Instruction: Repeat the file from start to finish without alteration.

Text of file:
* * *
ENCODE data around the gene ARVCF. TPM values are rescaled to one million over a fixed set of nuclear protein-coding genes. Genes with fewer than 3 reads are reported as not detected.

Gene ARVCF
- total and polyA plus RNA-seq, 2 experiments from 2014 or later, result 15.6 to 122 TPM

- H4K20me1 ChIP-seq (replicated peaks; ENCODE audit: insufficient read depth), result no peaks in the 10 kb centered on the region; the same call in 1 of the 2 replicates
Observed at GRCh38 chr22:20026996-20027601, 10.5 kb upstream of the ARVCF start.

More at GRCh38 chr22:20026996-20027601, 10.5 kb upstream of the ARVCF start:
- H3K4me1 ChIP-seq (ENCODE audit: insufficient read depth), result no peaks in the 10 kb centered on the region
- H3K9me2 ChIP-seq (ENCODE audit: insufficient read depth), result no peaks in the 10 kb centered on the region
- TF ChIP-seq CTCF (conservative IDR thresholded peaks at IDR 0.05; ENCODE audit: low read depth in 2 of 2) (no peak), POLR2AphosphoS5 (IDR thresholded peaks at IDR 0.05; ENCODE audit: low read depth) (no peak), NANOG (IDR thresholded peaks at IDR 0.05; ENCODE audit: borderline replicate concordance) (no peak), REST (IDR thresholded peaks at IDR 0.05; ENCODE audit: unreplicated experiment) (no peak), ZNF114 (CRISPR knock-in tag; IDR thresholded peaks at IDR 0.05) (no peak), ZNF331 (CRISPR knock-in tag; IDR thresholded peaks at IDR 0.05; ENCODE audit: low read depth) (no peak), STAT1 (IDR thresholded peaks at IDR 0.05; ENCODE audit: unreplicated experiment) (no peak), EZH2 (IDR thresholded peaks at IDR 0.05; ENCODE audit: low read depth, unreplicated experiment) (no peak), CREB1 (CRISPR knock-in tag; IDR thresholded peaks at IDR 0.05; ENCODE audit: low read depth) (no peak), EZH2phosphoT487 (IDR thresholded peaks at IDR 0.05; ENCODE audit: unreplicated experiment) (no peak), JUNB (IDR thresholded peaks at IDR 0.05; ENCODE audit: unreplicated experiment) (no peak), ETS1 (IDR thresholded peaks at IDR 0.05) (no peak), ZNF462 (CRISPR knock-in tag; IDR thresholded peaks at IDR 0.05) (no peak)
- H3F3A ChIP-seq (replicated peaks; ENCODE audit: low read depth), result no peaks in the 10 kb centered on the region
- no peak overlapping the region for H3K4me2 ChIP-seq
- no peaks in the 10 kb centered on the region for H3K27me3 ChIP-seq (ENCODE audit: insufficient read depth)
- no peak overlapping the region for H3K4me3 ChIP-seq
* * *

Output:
ENCODE data around the gene ARVCF. TPM values are rescaled to one million over a fixed set of nuclear protein-coding genes. Genes with fewer than 3 reads are reported as not detected.

Gene ARVCF
- total and polyA plus RNA-seq, 2 experiments from 2014 or later, result 15.6 to 122 TPM

- H4K20me1 ChIP-seq (replicated peaks; ENCODE audit: insufficient read depth), result no peaks in the 10 kb centered on the region; the same call in 1 of the 2 replicates
Observed at GRCh38 chr22:20026996-20027601, 10.5 kb upstream of the ARVCF start.

More at GRCh38 chr22:20026996-20027601, 10.5 kb upstream of the ARVCF start:
- H3K4me1 ChIP-seq (ENCODE audit: insufficient read depth), result no peaks in the 10 kb centered on the region
- H3K9me2 ChIP-seq (ENCODE audit: insufficient read depth), result no peaks in the 10 kb centered on the region
- TF ChIP-seq CTCF (conservative IDR thresholded peaks at IDR 0.05; ENCODE audit: low read depth in 2 of 2) (no peak), POLR2AphosphoS5 (IDR thresholded peaks at IDR 0.05; ENCODE audit: low read depth) (no peak), NANOG (IDR thresholded peaks at IDR 0.05; ENCODE audit: borderline replicate concordance) (no peak), REST (IDR thresholded peaks at IDR 0.05; ENCODE audit: unreplicated experiment) (no peak), ZNF114 (CRISPR knock-in tag; IDR thresholded peaks at IDR 0.05) (no peak), ZNF331 (CRISPR knock-in tag; IDR thresholded peaks at IDR 0.05; ENCODE audit: low read depth) (no peak), STAT1 (IDR thresholded peaks at IDR 0.05; ENCODE audit: unreplicated experiment) (no peak), EZH2 (IDR thresholded peaks at IDR 0.05; ENCODE audit: low read depth, unreplicated experiment) (no peak), CREB1 (CRISPR knock-in tag; IDR thresholded peaks at IDR 0.05; ENCODE audit: low read depth) (no peak), EZH2phosphoT487 (IDR thresholded peaks at IDR 0.05; ENCODE audit: unreplicated experiment) (no peak), JUNB (IDR thresholded peaks at IDR 0.05; ENCODE audit: unreplicated experiment) (no peak), ETS1 (IDR thresholded peaks at IDR 0.05) (no peak), ZNF462 (CRISPR knock-in tag; IDR thresholded peaks at IDR 0.05) (no peak)
- H3F3A ChIP-seq (replicated peaks; ENCODE audit: low read depth), result no peaks in the 10 kb centered on the region
- no peak overlapping the region for H3K4me2 ChIP-seq
- no peaks in the 10 kb centered on the region for H3K27me3 ChIP-seq (ENCODE audit: insufficient read depth)
- no peak overlapping the region for H3K4me3 ChIP-seq